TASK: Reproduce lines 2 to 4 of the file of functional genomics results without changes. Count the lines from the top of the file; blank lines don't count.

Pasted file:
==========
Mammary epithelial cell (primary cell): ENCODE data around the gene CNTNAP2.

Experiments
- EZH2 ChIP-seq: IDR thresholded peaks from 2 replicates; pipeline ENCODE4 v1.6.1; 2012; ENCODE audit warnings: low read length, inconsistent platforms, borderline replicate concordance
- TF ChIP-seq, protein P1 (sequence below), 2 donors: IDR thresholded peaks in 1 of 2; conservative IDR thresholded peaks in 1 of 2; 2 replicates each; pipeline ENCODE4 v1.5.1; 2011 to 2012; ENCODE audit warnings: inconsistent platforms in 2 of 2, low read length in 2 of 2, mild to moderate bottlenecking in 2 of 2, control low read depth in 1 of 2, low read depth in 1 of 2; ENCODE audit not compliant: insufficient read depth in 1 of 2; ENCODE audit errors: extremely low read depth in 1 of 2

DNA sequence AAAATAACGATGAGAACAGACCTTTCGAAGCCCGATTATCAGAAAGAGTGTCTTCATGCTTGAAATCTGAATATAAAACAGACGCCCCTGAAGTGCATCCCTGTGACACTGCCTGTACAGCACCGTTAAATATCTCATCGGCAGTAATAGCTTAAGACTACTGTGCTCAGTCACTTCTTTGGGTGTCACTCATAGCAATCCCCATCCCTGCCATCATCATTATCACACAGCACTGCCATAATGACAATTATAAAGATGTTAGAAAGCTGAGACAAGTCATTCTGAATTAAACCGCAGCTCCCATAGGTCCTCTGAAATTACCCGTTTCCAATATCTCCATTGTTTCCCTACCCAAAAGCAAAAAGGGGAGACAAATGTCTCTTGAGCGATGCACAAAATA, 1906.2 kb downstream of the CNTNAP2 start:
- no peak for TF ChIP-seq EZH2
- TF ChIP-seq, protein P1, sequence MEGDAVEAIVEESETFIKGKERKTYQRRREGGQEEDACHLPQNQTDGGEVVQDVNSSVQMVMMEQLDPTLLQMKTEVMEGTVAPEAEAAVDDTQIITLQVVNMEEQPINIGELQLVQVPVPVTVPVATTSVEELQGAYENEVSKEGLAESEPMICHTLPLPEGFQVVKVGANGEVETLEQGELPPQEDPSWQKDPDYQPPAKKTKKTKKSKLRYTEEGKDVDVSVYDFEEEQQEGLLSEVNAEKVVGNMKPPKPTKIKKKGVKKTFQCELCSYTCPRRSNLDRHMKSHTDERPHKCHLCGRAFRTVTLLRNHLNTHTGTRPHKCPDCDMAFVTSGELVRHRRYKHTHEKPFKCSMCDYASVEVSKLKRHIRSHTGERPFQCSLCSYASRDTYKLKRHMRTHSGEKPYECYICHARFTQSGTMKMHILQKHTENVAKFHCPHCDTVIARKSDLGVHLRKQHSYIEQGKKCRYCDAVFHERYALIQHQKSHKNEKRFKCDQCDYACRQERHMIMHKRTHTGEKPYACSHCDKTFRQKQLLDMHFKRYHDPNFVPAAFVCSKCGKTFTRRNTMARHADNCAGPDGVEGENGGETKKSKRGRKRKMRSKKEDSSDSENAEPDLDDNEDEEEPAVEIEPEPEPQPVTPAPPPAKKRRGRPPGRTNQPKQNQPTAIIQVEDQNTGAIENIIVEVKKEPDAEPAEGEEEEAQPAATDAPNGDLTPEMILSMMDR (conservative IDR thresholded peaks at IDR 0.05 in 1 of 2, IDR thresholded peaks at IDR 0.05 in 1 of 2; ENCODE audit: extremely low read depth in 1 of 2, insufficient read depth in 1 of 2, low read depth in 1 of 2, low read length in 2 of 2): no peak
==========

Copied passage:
Experiments
- EZH2 ChIP-seq: IDR thresholded peaks from 2 replicates; pipeline ENCODE4 v1.6.1; 2012; ENCODE audit warnings: low read length, inconsistent platforms, borderline replicate concordance
- TF ChIP-seq, protein P1 (sequence below), 2 donors: IDR thresholded peaks in 1 of 2; conservative IDR thresholded peaks in 1 of 2; 2 replicates each; pipeline ENCODE4 v1.5.1; 2011 to 2012; ENCODE audit warnings: inconsistent platforms in 2 of 2, low read length in 2 of 2, mild to moderate bottlenecking in 2 of 2, control low read depth in 1 of 2, low read depth in 1 of 2; ENCODE audit not compliant: insufficient read depth in 1 of 2; ENCODE audit errors: extremely low read depth in 1 of 2